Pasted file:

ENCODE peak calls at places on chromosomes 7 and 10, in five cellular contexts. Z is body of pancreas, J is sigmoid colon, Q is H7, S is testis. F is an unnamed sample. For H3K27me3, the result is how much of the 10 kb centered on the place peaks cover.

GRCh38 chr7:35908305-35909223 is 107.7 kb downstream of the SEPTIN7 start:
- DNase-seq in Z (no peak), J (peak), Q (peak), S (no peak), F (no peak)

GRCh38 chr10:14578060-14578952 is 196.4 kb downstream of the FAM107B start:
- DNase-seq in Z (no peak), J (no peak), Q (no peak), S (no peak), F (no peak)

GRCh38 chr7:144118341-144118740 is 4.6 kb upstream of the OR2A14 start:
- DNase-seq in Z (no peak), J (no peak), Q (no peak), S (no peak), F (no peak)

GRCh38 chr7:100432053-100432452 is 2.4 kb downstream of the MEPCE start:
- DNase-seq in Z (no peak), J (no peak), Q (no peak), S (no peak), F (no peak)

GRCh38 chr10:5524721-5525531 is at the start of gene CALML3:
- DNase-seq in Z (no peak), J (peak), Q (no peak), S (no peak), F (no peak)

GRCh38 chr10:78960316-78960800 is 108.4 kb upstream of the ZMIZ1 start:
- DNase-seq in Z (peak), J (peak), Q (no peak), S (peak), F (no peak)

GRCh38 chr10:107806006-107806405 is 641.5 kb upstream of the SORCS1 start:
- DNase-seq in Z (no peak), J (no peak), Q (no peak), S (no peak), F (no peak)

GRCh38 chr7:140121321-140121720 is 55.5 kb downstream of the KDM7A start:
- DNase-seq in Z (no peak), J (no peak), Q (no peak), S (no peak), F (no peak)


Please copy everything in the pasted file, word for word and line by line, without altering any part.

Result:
ENCODE peak calls at places on chromosomes 7 and 10, in five cellular contexts. Z is body of pancreas, J is sigmoid colon, Q is H7, S is testis. F is an unnamed sample. For H3K27me3, the result is how much of the 10 kb centered on the place peaks cover.

GRCh38 chr7:35908305-35909223 is 107.7 kb downstream of the SEPTIN7 start:
- DNase-seq in Z (no peak), J (peak), Q (peak), S (no peak), F (no peak)

GRCh38 chr10:14578060-14578952 is 196.4 kb downstream of the FAM107B start:
- DNase-seq in Z (no peak), J (no peak), Q (no peak), S (no peak), F (no peak)

GRCh38 chr7:144118341-144118740 is 4.6 kb upstream of the OR2A14 start:
- DNase-seq in Z (no peak), J (no peak), Q (no peak), S (no peak), F (no peak)

GRCh38 chr7:100432053-100432452 is 2.4 kb downstream of the MEPCE start:
- DNase-seq in Z (no peak), J (no peak), Q (no peak), S (no peak), F (no peak)

GRCh38 chr10:5524721-5525531 is at the start of gene CALML3:
- DNase-seq in Z (no peak), J (peak), Q (no peak), S (no peak), F (no peak)

GRCh38 chr10:78960316-78960800 is 108.4 kb upstream of the ZMIZ1 start:
- DNase-seq in Z (peak), J (peak), Q (no peak), S (peak), F (no peak)

GRCh38 chr10:107806006-107806405 is 641.5 kb upstream of the SORCS1 start:
- DNase-seq in Z (no peak), J (no peak), Q (no peak), S (no peak), F (no peak)

GRCh38 chr7:140121321-140121720 is 55.5 kb downstream of the KDM7A start:
- DNase-seq in Z (no peak), J (no peak), Q (no peak), S (no peak), F (no peak)